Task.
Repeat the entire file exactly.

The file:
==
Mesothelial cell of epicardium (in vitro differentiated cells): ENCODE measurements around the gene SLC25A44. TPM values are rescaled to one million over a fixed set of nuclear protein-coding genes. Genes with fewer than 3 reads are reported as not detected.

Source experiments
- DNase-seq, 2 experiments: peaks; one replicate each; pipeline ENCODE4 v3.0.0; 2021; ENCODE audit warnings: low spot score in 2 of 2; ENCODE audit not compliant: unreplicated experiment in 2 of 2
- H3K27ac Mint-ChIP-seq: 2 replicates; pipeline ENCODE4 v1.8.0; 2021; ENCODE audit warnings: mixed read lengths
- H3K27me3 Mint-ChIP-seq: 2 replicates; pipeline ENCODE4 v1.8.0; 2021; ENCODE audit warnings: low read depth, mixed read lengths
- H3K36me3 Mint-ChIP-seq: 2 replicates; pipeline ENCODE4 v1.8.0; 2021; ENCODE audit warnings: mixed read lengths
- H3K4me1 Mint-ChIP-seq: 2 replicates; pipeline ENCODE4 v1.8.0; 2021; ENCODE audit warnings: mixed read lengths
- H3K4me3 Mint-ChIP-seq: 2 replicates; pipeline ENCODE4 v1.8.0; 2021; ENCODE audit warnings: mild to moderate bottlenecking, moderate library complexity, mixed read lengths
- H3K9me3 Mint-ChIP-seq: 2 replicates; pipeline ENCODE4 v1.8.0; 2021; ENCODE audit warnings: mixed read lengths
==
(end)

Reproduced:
Mesothelial cell of epicardium (in vitro differentiated cells): ENCODE measurements around the gene SLC25A44. TPM values are rescaled to one million over a fixed set of nuclear protein-coding genes. Genes with fewer than 3 reads are reported as not detected.

Source experiments
- DNase-seq, 2 experiments: peaks; one replicate each; pipeline ENCODE4 v3.0.0; 2021; ENCODE audit warnings: low spot score in 2 of 2; ENCODE audit not compliant: unreplicated experiment in 2 of 2
- H3K27ac Mint-ChIP-seq: 2 replicates; pipeline ENCODE4 v1.8.0; 2021; ENCODE audit warnings: mixed read lengths
- H3K27me3 Mint-ChIP-seq: 2 replicates; pipeline ENCODE4 v1.8.0; 2021; ENCODE audit warnings: low read depth, mixed read lengths
- H3K36me3 Mint-ChIP-seq: 2 replicates; pipeline ENCODE4 v1.8.0; 2021; ENCODE audit warnings: mixed read lengths
- H3K4me1 Mint-ChIP-seq: 2 replicates; pipeline ENCODE4 v1.8.0; 2021; ENCODE audit warnings: mixed read lengths
- H3K4me3 Mint-ChIP-seq: 2 replicates; pipeline ENCODE4 v1.8.0; 2021; ENCODE audit warnings: mild to moderate bottlenecking, moderate library complexity, mixed read lengths
- H3K9me3 Mint-ChIP-seq: 2 replicates; pipeline ENCODE4 v1.8.0; 2021; ENCODE audit warnings: mixed read lengths